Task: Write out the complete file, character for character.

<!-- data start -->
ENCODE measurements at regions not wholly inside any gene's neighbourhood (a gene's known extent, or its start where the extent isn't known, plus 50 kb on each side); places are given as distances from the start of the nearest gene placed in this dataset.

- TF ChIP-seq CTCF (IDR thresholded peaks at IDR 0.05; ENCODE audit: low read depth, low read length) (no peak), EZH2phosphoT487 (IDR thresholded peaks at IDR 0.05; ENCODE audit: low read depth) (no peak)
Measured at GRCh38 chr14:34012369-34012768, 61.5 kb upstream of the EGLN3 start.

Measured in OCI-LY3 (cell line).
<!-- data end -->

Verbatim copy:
ENCODE measurements at regions not wholly inside any gene's neighbourhood (a gene's known extent, or its start where the extent isn't known, plus 50 kb on each side); places are given as distances from the start of the nearest gene placed in this dataset.

- TF ChIP-seq CTCF (IDR thresholded peaks at IDR 0.05; ENCODE audit: low read depth, low read length) (no peak), EZH2phosphoT487 (IDR thresholded peaks at IDR 0.05; ENCODE audit: low read depth) (no peak)
Measured at GRCh38 chr14:34012369-34012768, 61.5 kb upstream of the EGLN3 start.

Measured in OCI-LY3 (cell line).